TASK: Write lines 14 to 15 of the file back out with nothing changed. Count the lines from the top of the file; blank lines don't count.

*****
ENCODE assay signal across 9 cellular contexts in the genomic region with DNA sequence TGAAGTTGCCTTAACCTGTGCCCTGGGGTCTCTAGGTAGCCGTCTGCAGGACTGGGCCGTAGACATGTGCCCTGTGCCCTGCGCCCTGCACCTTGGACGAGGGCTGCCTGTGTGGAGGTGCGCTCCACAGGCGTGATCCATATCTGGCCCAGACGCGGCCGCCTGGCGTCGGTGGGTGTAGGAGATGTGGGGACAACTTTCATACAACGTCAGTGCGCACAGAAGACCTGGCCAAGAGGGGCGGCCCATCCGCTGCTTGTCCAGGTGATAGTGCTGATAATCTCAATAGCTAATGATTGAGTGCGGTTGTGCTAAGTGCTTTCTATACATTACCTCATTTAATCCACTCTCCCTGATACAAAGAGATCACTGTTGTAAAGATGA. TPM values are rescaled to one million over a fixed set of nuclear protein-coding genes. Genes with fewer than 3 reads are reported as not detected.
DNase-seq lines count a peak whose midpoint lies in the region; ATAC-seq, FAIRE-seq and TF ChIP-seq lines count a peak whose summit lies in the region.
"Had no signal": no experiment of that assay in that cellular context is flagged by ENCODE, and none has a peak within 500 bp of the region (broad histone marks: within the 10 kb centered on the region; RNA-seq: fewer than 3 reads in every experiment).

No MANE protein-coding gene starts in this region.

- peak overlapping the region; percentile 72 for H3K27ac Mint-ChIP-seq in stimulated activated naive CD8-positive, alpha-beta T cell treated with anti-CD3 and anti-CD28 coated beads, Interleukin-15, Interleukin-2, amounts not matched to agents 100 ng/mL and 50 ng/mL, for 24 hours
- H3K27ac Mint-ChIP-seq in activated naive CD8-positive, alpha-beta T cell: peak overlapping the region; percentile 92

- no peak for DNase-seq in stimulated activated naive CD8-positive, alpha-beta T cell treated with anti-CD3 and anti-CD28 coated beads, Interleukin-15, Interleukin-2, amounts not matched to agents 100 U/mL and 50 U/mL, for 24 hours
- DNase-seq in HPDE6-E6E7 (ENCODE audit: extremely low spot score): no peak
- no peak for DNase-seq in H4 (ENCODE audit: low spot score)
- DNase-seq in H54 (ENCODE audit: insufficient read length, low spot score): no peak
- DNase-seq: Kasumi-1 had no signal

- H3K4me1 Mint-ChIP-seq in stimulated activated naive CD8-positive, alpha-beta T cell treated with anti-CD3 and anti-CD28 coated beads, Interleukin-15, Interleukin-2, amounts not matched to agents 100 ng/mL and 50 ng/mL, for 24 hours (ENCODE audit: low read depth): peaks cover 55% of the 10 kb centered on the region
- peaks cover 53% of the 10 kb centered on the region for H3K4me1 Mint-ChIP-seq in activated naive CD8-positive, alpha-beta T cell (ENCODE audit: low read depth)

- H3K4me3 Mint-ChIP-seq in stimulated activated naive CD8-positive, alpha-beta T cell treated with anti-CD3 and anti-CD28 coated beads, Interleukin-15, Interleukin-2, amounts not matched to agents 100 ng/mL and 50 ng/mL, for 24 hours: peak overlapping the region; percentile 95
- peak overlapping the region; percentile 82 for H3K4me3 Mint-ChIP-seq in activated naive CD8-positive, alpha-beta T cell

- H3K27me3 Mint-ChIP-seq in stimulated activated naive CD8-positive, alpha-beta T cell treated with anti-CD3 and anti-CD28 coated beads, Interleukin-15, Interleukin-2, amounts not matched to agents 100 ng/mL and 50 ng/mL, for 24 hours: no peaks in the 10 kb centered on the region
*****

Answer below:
- H3K4me3 Mint-ChIP-seq in stimulated activated naive CD8-positive, alpha-beta T cell treated with anti-CD3 and anti-CD28 coated beads, Interleukin-15, Interleukin-2, amounts not matched to agents 100 ng/mL and 50 ng/mL, for 24 hours: peak overlapping the region; percentile 95
- peak overlapping the region; percentile 82 for H3K4me3 Mint-ChIP-seq in activated naive CD8-positive, alpha-beta T cell